In Alberta, construction is well under way on a $500 million P3 ring road in Edmonton. The project involves a 30-year concession between the Alberta government and Access Roads Edmonton, a consortium of 12 engineering, construction and maintenance companies.
Education has traditionally been within the purview of provincial governments; however, recent experience in the U.K. has shown that construction and operation of public education facilities can be delivered cost effectively by the private sector. The Alberta government is now moving ahead with the planning and construction of 14 new schools that will focus on innovative design and operational concepts for middle and senior high schools in the Calgary and Edmonton regions.
Neither the federal nor the provincial governments have the capability or the funding necessary to maintain and upgrade the existing infrastructure, let alone to build for the future. It will become increasingly necessary for Canada to look to global sources of funding and expertise, which will translate to enormous opportunities for new players to enter the market and participate in the development of Western Canada's energy and infrastructure sectors.
Investment opportunities in Calgary and Edmonton are fuelled by the energy sector and the oil sands developments, while Vancouver is experiencing construction activity in connection with the 2010 Winter Olympics. The increasing strain on schools, hospitals, transportation networks and other essential infrastructure will translate to immediate opportunities for engineering, construction and management companies that develop the infrastructure, but more importantly will provide an enormous opportunity for infrastructure funds and other private sector participants to invest in long-term low-risk projects that will comprise Canada's infrastructure future.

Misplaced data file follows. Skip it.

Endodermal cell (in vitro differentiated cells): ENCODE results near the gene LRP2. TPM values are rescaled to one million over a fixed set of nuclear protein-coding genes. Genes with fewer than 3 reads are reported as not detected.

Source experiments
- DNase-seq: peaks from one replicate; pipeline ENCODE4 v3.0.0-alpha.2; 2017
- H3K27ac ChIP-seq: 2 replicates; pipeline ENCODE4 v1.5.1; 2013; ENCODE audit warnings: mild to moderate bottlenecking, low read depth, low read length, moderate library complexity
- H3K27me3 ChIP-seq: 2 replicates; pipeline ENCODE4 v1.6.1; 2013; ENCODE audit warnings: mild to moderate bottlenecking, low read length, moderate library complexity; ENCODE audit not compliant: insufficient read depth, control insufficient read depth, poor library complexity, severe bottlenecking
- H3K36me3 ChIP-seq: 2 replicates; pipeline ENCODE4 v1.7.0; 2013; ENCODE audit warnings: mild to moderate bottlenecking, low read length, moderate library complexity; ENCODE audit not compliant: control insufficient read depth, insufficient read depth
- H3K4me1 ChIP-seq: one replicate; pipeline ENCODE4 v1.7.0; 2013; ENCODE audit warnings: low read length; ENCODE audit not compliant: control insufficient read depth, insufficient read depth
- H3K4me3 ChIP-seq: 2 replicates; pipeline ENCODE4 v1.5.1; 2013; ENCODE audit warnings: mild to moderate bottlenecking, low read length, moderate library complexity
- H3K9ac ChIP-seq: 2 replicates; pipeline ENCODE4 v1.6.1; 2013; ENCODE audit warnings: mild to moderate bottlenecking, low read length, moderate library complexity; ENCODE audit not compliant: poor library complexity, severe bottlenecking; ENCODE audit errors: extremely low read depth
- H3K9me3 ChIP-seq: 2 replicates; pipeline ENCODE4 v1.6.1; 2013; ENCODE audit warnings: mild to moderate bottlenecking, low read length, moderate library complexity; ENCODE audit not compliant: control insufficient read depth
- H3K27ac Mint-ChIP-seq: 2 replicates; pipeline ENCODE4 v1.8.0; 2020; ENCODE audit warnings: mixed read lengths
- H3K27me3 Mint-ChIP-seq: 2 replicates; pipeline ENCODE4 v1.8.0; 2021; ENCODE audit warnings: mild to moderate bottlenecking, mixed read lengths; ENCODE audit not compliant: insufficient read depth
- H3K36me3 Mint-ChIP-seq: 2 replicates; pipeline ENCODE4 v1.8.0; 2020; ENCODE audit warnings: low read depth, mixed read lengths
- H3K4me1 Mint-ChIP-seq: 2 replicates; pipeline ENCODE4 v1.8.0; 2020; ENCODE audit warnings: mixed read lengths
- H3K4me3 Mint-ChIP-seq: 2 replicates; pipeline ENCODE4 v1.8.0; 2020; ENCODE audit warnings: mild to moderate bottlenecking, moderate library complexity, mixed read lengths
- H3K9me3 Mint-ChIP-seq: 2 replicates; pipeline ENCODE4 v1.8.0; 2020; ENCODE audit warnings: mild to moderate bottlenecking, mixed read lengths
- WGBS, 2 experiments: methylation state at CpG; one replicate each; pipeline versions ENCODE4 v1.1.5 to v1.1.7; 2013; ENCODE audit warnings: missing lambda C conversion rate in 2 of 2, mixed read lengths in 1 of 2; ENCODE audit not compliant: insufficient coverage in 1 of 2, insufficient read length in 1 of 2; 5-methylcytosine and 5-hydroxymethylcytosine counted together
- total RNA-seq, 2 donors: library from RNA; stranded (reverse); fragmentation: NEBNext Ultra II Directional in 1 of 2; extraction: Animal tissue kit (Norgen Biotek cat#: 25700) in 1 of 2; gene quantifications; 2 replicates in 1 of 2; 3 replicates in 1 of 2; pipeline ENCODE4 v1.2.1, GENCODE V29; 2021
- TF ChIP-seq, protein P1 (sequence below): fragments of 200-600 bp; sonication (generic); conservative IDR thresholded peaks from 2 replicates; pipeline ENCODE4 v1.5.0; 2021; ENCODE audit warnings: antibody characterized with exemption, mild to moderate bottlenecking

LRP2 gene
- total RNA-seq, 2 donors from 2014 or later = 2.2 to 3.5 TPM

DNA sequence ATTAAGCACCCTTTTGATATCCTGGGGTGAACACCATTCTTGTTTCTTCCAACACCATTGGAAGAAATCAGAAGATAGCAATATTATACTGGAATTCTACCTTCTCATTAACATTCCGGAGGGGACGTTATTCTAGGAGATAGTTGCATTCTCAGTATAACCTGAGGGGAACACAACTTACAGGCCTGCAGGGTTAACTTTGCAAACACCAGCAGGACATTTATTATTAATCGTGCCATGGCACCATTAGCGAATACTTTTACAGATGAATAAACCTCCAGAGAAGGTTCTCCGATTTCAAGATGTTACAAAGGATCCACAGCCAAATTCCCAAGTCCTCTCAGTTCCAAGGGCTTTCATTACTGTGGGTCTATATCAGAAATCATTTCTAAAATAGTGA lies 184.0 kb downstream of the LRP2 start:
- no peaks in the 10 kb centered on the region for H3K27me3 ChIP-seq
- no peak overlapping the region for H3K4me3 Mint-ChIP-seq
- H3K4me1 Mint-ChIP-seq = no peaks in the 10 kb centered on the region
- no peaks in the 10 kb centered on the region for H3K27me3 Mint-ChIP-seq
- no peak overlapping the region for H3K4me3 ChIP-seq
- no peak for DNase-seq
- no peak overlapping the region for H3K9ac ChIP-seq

Ontario Extends Transfer Tax Exemption
By: Tim Wach
One of the somewhat unique aspects of the Ontario Electricity Act, 1998 (the Electricity Act) is a so-called "transfer tax" levied on certain transfers of "electricity property". In general terms, the transfer tax is levied on municipal electricity utilities (MEUs) on the transfer of property used in the generation, transmission, distribution or retailing of electricity, and extends to the transfer of shares of a corporation that derive their value from such property. The transfer tax is levied at a rate of 33% and is widely seen as a significant disincentive to consolidation within the MEU sector.
On October 17, 2006 the Ontario Government, in an effort to facilitate such consolidation, announced that a temporary exemption from the transfer tax on dispositions of electricity property by one publicly-owned electricity utility to another. The exemption was to apply to such a transfer if a binding agreement in respect of the transfer was entered into and filed for approval with the Ontario Energy Board before October 17, 2008. One of the public statements announcing the temporary exemption specifically stated that the exemption was "designed to encourage consolidations among municipal electricity utilities".
However, despite the availability of this exemption and its temporary nature, the past two years have seen very little consolidation in the MEU sector. On October 14, 2008, with the exemption about to expire, the Ontario Government announced an extension of the exemption of one year or until October 16, 2009. It remains to be seen whether the next year will see any more activity in this sector, particularly in a period of economic uncertainty.
The content of this article is intended to provide a general guide to the subject matter. Specialist advice should be sought about your specific circumstances.